The objective measures they have about, “Put stuff from your resume in here,” are far more about, “Are you teaching CLE? Are you writing law review articles? Are you getting Super Lawyer awards? Are you a committee chair of the bar association?” Those are the kinds of things that are far more about industry engagement than they are about what you’re doing in your office. But those are important things for good lawyers to do. I respect that Avvo gives high scores to those things. If you’re not engaged in the bar association, or CLE, or writing, or speaking, or teaching, than do that.

Sam Glover: If you think about it, if you take Avvo out of this equation, if you are not involved in any of those things, is another lawyer in your community likely to know you well enough to refer somebody to you? Probably not. Maybe. Maybe you’re just best friends, but probably nobody knows you are.

I think Avvo, in a way, is an okay reflection of how lawyers actually judge and rate one another to make referrals. Is it perfect? No. I realize that lawyers hate to be rated, even though they love rating restaurants on Yelp. It’s a reality. It turns out that Avvo has kick-ass SEO. One of your potential clients are highly likely to find your Avvo profile. It is worth your while, not just Avvo’s while, to actually fill that in and take the effort to get your score up.

Aaron Street: As I see it, there are three issues and then I want to close with something. The three issues as I see them, one, are Avvo’s score is objective even if it isn’t perfect. It’s not pay-to-play. It’s not based on whether you’re friends with Avvo. Anyone can work the system the same way as anyone else. Avvo has the right to run this business. They aren’t stealing your data or publishing stuff against your will—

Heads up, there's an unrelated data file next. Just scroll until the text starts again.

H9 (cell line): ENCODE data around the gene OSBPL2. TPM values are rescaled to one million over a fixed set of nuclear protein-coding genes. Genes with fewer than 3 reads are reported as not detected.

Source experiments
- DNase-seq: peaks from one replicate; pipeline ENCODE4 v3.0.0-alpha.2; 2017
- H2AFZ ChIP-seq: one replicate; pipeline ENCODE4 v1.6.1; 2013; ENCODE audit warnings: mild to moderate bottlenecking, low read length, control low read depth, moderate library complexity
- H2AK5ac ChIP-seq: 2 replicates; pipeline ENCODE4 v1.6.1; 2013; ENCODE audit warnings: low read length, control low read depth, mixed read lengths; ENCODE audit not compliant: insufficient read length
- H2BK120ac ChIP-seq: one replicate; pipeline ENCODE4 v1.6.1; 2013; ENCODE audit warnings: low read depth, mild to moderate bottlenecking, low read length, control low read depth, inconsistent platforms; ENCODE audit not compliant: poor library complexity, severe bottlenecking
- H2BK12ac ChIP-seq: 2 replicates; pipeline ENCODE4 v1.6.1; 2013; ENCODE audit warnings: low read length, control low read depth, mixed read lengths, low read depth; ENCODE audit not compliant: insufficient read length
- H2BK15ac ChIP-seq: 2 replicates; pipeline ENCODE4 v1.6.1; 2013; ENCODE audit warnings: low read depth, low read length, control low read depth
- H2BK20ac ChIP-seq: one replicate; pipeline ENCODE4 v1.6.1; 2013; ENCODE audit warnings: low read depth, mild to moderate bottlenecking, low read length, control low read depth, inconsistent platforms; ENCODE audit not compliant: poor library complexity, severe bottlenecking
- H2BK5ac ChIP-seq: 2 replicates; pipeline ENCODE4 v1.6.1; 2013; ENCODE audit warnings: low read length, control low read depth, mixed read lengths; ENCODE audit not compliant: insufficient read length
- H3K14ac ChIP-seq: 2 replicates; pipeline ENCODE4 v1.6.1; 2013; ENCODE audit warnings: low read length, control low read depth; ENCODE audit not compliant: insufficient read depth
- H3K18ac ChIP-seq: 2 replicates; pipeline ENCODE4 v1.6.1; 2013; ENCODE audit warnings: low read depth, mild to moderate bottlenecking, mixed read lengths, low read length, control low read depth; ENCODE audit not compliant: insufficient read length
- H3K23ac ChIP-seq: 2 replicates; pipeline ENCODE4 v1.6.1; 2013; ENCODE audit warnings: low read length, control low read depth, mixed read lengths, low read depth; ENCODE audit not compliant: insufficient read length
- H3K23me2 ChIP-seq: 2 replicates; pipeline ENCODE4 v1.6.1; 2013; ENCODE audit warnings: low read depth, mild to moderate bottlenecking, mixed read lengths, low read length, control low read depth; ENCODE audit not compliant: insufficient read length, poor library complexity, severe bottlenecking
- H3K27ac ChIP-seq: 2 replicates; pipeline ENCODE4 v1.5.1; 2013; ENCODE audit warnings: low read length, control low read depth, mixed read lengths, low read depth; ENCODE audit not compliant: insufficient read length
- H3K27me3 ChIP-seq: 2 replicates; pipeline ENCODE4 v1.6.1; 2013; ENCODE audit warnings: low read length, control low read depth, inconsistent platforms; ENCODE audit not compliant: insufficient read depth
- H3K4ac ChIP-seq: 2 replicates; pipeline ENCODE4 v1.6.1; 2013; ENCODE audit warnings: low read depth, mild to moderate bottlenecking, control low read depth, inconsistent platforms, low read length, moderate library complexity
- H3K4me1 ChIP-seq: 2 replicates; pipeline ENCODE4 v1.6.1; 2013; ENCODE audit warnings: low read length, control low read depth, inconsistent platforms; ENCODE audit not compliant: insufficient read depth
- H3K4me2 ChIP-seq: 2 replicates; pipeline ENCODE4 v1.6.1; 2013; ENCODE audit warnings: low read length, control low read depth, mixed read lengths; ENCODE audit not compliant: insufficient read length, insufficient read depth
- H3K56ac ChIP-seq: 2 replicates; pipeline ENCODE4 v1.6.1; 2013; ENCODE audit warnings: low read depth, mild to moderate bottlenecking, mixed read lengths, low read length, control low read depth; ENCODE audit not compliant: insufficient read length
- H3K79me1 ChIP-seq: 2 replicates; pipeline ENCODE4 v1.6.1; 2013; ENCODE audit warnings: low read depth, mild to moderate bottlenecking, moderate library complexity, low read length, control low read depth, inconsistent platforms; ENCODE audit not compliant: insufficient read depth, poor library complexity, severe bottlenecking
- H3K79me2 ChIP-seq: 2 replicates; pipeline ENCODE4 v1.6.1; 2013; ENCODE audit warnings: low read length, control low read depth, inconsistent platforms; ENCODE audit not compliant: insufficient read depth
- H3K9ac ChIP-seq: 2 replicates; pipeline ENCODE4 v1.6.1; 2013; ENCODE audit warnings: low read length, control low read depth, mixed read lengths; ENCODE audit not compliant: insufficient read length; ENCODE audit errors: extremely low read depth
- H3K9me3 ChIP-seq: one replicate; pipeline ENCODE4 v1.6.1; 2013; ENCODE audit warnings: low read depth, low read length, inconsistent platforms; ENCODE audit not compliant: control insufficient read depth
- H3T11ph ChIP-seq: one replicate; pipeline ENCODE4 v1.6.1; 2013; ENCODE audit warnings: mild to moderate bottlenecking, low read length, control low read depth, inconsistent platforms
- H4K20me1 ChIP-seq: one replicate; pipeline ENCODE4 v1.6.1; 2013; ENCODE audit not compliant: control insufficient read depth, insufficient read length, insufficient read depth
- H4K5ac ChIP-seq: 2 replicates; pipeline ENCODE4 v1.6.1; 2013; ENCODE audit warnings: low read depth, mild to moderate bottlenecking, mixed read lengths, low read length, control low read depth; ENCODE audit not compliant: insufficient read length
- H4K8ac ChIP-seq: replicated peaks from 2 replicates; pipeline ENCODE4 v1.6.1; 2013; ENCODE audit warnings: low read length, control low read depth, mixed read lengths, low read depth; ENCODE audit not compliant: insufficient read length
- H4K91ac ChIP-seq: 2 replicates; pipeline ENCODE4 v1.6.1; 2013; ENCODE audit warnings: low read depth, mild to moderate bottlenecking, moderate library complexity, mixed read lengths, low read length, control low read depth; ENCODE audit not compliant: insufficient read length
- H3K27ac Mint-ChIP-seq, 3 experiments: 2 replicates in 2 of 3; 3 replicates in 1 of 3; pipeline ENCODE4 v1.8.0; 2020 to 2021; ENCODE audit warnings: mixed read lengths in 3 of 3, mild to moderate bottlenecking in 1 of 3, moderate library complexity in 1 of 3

Sam Glover: Or defaming you.

Aaron Street: That you have control over.

Sam Glover: They’re not defaming you, either.

Aaron Street: Stop fighting that fight.

Sam Glover: Yeah.

Aaron Street: Third, if you want to have constructive criticisms of Avvo, or have actual concerns about what they’re doing, don’t be a bad lawyer and write terrible, threatening, empty, garbage-y take-down letters. That is not good.

Sam Glover: You can absolutely criticize what Avvo is doing. You can criticize their business model. But they’re not defaming you and posting exuberant threats about how you’re going to sue them is just not going to work.

Aaron Street: Just to put a bow on this topic, I just want to be really open about disclosing our relationship with Avvo, which is they are not a current Lawyerist advertiser. They have in the past occasionally been an advertiser. They did sponsor and send Dan Lear to attend our second TBD Law Conference. I am going to their conference this week without any money exchanging hands. I am paying for airfare and hotel to go to their conference this week to check it out.

Sam Glover: Oh, you’re getting a free ticket, though, I imagine.

Aaron Street: They are comping me my conference admission, yes.

Sam Glover: There you go. Okay. All that disclosed, let’s talk about something totally different. That was a conversation that I felt like I wanted to have and Aaron was like, “Let me introduce it.”

Aaron Street: For a segue, I have a conversation with Erin about Avvo.

Sam Glover: There you go. Let’s talk to Erin about, not Avvo, but about starting a solo practice, about mentoring, and about minimalism, which wound up being really interesting. Here you go.

Erin Gerstenzang: Hi. My name is Erin Gerstenzang. I am a criminal defense attorney in Atlanta, Georgia.

Sam Glover: Hi, Erin. Thanks for being with us today.